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Energy drink use, with or without alcohol, contributes to drunk driving

Date:
September 27, 2016
Source:
Research Society on Alcoholism
Summary:
Highly caffeinated energy drinks (EDs) have been of concern to the public-health community for almost a decade. Many young people consume EDs with alcohol to decrease alcohol’s sedative effects and stay awake longer, enabling them to drink more alcohol. Adding to the growing body of research linking ED consumption with risk-taking and alcohol-related problems, this study examined its relationship with drunk driving. Importantly, the researchers differentiated between the different ways in which EDs are consumed: exclusively with alcohol, exclusively without alcohol, or both with and without alcohol depending on the occasion.
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Highly caffeinated energy drinks (EDs) have been of concern to the public-health community for almost a decade. Many young people consume EDs with alcohol to decrease alcohol's sedative effects and stay awake longer, enabling them to drink more alcohol. Adding to the growing body of research linking ED consumption with risk-taking and alcohol-related problems, this study examined its relationship with drunk driving. Importantly, the researchers differentiated between the different ways in which EDs are consumed: exclusively with alcohol, exclusively without alcohol, or both with and without alcohol depending on the occasion.

Researchers looked at data from a longitudinal study of college students assessed annually via personal interviews. In year six, 1,000 participants (550 females, 450 males) self-reported their past-year frequency of drunk driving, ED consumption patterns, alcohol use, and other caffeine consumption. The researchers' statistical model accounted for several background risk factors for drunk driving in order to isolate whether ED consumption might explain any unique variance in drunk driving behavior.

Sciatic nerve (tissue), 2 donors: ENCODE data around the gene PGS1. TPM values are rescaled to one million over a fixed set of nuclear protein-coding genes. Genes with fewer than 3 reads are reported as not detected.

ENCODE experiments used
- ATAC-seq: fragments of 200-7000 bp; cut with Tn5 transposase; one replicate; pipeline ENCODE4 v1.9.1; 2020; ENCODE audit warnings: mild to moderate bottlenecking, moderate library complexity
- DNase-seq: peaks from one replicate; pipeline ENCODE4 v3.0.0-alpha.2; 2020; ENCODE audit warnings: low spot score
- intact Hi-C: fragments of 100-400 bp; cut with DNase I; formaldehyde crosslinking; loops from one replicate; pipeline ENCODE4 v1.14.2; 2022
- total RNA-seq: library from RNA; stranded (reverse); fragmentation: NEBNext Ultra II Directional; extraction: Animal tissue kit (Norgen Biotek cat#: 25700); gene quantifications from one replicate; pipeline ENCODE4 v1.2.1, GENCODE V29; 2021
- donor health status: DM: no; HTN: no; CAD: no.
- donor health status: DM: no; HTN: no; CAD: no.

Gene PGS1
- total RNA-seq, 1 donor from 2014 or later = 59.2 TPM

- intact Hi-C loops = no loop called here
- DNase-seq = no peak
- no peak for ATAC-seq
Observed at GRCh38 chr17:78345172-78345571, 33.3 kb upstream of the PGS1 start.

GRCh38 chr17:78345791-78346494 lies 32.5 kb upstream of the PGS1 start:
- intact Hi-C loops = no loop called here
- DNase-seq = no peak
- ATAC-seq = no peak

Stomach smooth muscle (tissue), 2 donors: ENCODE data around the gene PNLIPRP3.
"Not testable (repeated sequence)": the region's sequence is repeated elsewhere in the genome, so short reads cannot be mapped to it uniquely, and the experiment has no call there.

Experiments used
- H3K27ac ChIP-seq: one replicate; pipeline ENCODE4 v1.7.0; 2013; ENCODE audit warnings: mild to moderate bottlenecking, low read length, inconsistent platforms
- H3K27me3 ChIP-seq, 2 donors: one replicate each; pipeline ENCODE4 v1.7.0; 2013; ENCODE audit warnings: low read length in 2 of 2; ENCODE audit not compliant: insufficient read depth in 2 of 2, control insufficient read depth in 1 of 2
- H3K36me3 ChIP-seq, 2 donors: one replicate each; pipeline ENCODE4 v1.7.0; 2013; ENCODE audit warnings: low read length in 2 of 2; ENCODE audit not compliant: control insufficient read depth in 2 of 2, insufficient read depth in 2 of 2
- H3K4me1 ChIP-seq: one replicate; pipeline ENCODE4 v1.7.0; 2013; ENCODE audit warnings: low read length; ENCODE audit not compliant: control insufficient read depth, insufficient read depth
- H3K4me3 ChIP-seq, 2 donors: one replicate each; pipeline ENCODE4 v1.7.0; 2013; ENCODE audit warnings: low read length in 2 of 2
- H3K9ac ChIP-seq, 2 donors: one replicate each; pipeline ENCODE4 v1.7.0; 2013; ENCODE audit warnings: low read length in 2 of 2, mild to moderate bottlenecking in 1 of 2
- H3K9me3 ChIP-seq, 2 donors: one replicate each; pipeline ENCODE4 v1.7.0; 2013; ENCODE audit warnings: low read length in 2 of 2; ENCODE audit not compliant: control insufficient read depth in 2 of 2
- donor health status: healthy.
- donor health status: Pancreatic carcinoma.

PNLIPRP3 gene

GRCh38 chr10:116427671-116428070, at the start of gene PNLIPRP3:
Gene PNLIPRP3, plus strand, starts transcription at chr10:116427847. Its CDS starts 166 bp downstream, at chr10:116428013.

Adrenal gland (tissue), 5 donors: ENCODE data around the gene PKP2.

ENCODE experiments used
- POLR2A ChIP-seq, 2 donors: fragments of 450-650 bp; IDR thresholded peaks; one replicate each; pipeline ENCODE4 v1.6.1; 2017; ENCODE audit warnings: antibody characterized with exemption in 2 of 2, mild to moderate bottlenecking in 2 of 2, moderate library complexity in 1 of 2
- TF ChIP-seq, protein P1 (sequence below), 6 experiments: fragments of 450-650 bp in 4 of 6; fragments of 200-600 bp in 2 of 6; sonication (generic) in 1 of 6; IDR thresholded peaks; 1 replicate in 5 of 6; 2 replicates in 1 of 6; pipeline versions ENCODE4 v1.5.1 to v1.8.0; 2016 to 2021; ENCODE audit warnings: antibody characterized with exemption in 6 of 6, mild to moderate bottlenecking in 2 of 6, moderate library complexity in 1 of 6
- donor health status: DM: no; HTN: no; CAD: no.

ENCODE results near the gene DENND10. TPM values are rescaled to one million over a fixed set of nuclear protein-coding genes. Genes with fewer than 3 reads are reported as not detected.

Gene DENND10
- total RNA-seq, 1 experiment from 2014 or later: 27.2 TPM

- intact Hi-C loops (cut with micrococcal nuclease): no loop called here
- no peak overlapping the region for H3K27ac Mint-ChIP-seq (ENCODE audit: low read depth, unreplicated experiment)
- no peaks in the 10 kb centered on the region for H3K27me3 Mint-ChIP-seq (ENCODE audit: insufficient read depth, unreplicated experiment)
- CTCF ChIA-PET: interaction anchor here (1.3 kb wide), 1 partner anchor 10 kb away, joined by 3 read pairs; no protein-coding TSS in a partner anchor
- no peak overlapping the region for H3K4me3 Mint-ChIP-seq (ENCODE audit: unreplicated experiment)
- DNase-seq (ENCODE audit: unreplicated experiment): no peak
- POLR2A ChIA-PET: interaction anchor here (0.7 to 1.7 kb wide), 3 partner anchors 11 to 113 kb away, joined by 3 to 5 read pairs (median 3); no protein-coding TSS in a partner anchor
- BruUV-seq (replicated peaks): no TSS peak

Results indicated that ED consumption was present in 57 percent of students: 9 percent drank EDs exclusively with alcohol, 16 percent drank EDs exclusively without alcohol, and 32 percent drank EDs both with and without alcohol depending on the occasion. More frequent ED consumption was associated with more frequent drunk driving through two distinct pathways. First, echoing prior research, consuming EDs with alcohol was associated with heavier alcohol drinking and, thereby, with more frequent drunk driving. A second separate path was unexpected -- namely, consuming EDs without alcohol contributed additional risk for drunk driving, regardless of alcohol drinking patterns. The second path suggests that mechanisms other than the promotion of heavy drinking by EDs are involved in promoting drunk driving. The authors encourage parents, clinicians, and college administrators to regard any style of ED consumption, whether with or without alcohol, as a warning sign that students might be at high risk for alcohol-related consequences such as drunk driving. The authors also reiterate earlier calls to caution students against consuming EDs with alcohol.


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Materials provided by Research Society on Alcoholism. Note: Content may be edited for style and length.


Journal Reference:

  1. Amelia M. Arria, Kimberly M. Caldeira, Brittany A. Bugbee, Kathryn B. Vincent, Kevin E. O'Grady. Energy Drink Use Patterns Among Young Adults: Associations with Drunk Driving. Alcoholism: Clinical and Experimental Research, 2016; DOI: 10.1111/acer.13229

Cite This Page:

Research Society on Alcoholism. "Energy drink use, with or without alcohol, contributes to drunk driving." ScienceDaily. ScienceDaily, 27 September 2016. <www.sciencedaily.com/releases/2016/09/160927225107.htm>.
Research Society on Alcoholism. (2016, September 27). Energy drink use, with or without alcohol, contributes to drunk driving. ScienceDaily. Retrieved May 29, 2017 from www.sciencedaily.com/releases/2016/09/160927225107.htm
Research Society on Alcoholism. "Energy drink use, with or without alcohol, contributes to drunk driving." ScienceDaily. www.sciencedaily.com/releases/2016/09/160927225107.htm (accessed May 29, 2017).

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